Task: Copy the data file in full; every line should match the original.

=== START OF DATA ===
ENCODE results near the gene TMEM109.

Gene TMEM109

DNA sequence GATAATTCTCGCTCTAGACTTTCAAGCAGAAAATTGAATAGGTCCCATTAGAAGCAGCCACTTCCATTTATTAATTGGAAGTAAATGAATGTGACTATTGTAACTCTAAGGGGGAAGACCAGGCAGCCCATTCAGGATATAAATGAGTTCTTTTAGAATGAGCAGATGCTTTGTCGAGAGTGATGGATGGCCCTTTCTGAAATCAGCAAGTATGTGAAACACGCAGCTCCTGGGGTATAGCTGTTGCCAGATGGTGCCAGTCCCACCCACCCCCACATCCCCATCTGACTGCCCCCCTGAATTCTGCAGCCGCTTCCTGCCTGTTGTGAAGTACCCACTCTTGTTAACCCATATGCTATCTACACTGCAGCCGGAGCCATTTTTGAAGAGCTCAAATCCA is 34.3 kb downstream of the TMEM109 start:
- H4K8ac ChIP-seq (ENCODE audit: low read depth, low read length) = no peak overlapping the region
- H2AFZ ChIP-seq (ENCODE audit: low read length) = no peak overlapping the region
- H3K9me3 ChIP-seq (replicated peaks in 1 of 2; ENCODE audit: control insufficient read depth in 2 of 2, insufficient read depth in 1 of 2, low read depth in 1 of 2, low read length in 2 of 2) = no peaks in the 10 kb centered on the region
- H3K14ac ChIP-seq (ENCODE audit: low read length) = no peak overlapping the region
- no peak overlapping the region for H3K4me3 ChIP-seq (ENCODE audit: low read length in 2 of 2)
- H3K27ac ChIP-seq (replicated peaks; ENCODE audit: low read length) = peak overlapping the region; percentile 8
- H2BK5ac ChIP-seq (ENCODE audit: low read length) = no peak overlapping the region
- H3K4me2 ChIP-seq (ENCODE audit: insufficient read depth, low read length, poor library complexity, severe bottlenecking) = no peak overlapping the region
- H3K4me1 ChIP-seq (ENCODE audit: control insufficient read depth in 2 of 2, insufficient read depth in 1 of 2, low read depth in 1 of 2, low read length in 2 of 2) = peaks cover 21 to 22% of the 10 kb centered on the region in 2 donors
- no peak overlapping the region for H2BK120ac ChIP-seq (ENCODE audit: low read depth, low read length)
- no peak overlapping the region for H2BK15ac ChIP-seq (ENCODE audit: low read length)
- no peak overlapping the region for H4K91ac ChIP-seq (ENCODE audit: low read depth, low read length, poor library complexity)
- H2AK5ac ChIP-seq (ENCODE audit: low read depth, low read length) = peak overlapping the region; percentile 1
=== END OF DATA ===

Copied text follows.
ENCODE results near the gene TMEM109.

Gene TMEM109

DNA sequence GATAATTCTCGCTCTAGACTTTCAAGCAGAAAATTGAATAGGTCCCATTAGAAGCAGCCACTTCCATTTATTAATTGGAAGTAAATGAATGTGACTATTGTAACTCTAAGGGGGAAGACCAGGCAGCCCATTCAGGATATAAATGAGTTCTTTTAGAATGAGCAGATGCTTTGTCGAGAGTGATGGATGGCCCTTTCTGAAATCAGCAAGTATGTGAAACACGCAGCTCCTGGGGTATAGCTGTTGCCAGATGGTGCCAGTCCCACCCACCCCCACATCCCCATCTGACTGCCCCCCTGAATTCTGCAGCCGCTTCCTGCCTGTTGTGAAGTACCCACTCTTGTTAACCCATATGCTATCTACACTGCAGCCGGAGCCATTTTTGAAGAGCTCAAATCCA is 34.3 kb downstream of the TMEM109 start:
- H4K8ac ChIP-seq (ENCODE audit: low read depth, low read length) = no peak overlapping the region
- H2AFZ ChIP-seq (ENCODE audit: low read length) = no peak overlapping the region
- H3K9me3 ChIP-seq (replicated peaks in 1 of 2; ENCODE audit: control insufficient read depth in 2 of 2, insufficient read depth in 1 of 2, low read depth in 1 of 2, low read length in 2 of 2) = no peaks in the 10 kb centered on the region
- H3K14ac ChIP-seq (ENCODE audit: low read length) = no peak overlapping the region
- no peak overlapping the region for H3K4me3 ChIP-seq (ENCODE audit: low read length in 2 of 2)
- H3K27ac ChIP-seq (replicated peaks; ENCODE audit: low read length) = peak overlapping the region; percentile 8
- H2BK5ac ChIP-seq (ENCODE audit: low read length) = no peak overlapping the region
- H3K4me2 ChIP-seq (ENCODE audit: insufficient read depth, low read length, poor library complexity, severe bottlenecking) = no peak overlapping the region
- H3K4me1 ChIP-seq (ENCODE audit: control insufficient read depth in 2 of 2, insufficient read depth in 1 of 2, low read depth in 1 of 2, low read length in 2 of 2) = peaks cover 21 to 22% of the 10 kb centered on the region in 2 donors
- no peak overlapping the region for H2BK120ac ChIP-seq (ENCODE audit: low read depth, low read length)
- no peak overlapping the region for H2BK15ac ChIP-seq (ENCODE audit: low read length)
- no peak overlapping the region for H4K91ac ChIP-seq (ENCODE audit: low read depth, low read length, poor library complexity)
- H2AK5ac ChIP-seq (ENCODE audit: low read depth, low read length) = peak overlapping the region; percentile 1